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Interviewing Technology Instructors

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Keith Geils is an instructor of heating, ventilating, air-conditioning, and refrigeration (HVAC) at Universal Technical Institute.

How did you become interested in teaching technology?

I started teaching when I was in the army. I learned HVAC in the army and then I became an instructor. I liked teaching. After the service I went into industry. I spent thirty years in the field. I became the national service manager for Air Distribution Association Corporation. I enjoyed my career in industry, but when I decided that I wanted a career that did not involve constant travel, teaching was a natural choice for me.



What kind of preparation would you recommend for people who are interested in teaching at a vocational school?

I would recommend a combination of formal education and field experience. College-level education is very helpful, especially when you teach the applied physics part of the course. Heating and air-conditioning is becoming very complex. You need to know what it like to do the job yourself before you can teach anybody else. If you made a living in this field, if you had your own business, then you know what a student needs to accomplish to become a good employee.

When I grade students, I look at them as if they were my employees. I look at their dedication, attitudes, professionalism, as well as skills. My goal is to help kids learn the life skills that they need-things like appearance, behavior, punctuality-that will help them get jobs and become successful in their careers. If I didn't have a background in industry, I wouldn't know how to get these young people ready for a job.

What do you enjoy most about your career?

I love to watch kids grow up. If you don't enjoy kids, teaching is not much fun.

How would you describe teaching at UTI?

I love teaching here because I get to work with young folks who are focused on their goals. This is an interesting place to work because we get a core curriculum that we need to cover, but we can enrich that curriculum with additional labs for students who want to learn more. We have a ninety-hour block of time spread out over three weeks for each course. Students take one course at a time, so they can concentrate. The class breaks down into a theoretical phase, where we teach applied physics, and a lab phase. Teaching the theoretical phase can be difficult. The information is complex, and you've got to be able to tell the same story seven different ways. When we move over to the lab phase, the students need to master several kinds of equipment as well as split systems, which are the kinds of systems found in most houses, and package systems, which are the types of systems used in industry-both standard efficiency and high-efficiency versions.

Lab work gives students a lot of opportunities to demonstrate their own initiative. Students who master the core curriculum can move ahead to advanced projects, so you never have any bored students sitting around. If they make a mistake on a project and break something, they get to fix it, which is a good learning experience in and of itself.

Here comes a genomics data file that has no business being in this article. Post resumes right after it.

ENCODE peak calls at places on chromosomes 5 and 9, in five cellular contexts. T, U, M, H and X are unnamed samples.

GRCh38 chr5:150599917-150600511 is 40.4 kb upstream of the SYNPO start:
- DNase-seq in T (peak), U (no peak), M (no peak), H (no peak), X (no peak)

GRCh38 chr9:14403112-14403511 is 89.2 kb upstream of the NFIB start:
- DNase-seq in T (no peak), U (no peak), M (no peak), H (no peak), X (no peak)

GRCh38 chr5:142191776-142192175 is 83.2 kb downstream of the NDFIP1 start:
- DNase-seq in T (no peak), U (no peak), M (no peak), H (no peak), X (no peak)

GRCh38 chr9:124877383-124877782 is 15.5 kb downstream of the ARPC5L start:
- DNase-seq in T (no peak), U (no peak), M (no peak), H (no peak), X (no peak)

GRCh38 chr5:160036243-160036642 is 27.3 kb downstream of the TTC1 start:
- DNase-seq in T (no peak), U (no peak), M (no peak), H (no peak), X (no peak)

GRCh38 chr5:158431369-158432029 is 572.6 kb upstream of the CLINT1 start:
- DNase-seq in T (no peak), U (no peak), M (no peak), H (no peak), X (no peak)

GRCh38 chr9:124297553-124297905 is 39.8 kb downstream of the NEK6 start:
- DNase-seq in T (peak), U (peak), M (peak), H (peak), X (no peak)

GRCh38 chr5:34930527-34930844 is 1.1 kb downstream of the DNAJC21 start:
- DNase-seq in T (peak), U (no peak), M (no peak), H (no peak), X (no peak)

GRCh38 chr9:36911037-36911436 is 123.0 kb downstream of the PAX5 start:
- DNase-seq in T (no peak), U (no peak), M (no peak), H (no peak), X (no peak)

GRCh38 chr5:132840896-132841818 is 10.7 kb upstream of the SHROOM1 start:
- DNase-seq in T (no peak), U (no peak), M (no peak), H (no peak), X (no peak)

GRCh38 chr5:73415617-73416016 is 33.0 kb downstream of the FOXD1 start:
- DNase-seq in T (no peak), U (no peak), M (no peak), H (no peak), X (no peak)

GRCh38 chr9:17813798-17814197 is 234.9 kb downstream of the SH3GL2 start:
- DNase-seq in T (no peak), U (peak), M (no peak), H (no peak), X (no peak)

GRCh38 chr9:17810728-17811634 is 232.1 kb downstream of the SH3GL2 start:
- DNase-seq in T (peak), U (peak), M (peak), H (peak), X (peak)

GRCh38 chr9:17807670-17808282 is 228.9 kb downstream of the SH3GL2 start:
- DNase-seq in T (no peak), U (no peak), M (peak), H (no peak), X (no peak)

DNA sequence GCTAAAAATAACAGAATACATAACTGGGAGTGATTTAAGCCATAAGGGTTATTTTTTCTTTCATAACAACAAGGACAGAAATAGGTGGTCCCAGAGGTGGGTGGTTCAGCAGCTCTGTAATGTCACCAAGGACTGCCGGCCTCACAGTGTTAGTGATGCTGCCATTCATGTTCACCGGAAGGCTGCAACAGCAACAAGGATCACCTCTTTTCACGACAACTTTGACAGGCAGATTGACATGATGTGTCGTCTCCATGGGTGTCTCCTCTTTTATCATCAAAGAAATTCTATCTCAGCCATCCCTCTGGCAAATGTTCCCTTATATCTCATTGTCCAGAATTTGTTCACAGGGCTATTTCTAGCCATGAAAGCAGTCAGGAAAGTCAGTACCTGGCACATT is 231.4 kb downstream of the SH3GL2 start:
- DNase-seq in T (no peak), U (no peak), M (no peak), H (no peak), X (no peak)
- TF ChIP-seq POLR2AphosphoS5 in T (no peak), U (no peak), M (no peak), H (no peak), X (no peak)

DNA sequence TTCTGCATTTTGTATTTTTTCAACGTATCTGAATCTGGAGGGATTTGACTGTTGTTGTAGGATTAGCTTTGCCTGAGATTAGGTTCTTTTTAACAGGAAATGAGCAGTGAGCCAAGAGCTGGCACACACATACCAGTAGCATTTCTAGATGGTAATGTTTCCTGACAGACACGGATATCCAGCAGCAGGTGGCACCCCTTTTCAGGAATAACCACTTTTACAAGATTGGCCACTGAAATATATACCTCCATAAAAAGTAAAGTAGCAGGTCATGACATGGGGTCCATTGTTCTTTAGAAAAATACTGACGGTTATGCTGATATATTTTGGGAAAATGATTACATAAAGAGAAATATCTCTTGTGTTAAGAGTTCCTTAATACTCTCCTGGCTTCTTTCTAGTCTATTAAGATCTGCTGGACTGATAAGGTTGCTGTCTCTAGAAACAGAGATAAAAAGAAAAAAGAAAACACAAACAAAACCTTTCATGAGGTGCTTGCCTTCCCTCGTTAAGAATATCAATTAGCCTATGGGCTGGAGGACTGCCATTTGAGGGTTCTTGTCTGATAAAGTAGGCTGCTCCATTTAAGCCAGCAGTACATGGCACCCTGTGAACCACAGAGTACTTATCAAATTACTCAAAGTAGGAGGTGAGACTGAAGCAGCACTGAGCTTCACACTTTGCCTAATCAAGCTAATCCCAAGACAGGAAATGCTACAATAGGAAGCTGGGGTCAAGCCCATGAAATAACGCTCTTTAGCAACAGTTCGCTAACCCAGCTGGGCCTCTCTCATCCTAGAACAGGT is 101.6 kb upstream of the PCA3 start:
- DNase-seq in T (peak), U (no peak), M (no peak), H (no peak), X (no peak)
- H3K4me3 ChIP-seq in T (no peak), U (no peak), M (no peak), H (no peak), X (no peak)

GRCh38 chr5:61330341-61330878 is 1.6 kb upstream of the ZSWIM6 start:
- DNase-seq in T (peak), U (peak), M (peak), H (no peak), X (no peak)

Do you have any advice for someone who might be interested in entering this field?

People who teach in this field should know that they will have to go back to school to keep up with new developments in technology. As industry changes refrigerants and new system controls are developed, we will all have to learn new techniques, so our students can take advantage of the huge number of job opportunities these changes will produce.

TECHNOLOGY INSTRUCTOR

Michael Woods is a diesel engine and power train instructor at Universal Technical Institute.

How would you describe a typical day in your classroom?

Right now my class is working on labs. I describe what the class is going to do. I describe the project and tell the class what I expect from them. I assign groups and we start the lab.

The labs are all based on an engine or power train problem. The students need to follow a standard procedure for discovering what the problem is, taking the engine or power train apart, and making the repair. Their whole purpose is to confirm their diagnosis. Stu-dents work in groups of two or three, and the project is designed to include checkpoints where the students stop work, and I come over to check their work and authorize them to continue.

When I work with students, I explain that I have two roles. During the lab I am their supervisor, but at the end of the lab, I take on the role of their customer. They need to learn how to explain what they did and why they did it in terms that a customer is going to understand. If you can successfully explain something in simple terms to someone who does not understand the procedures involved, then you know what you are doing.

What do you like best about teaching at UTI?

The students really want to succeed. I can run a class that's pretty close to a shop situation. The only difference is that I've got thirty apprentices to work with. The students all have to master certain tasks, but if you want to increase their range, you have the freedom to expand the curriculum with more advanced labs. Kids can learn at their own pace, without anyone being held back. That's very important to us, because students can't move on to another project until they have mastered the skills they need. I like the challenge of making this work, because I know from my own experience that this vocation desperately needs good technicians.
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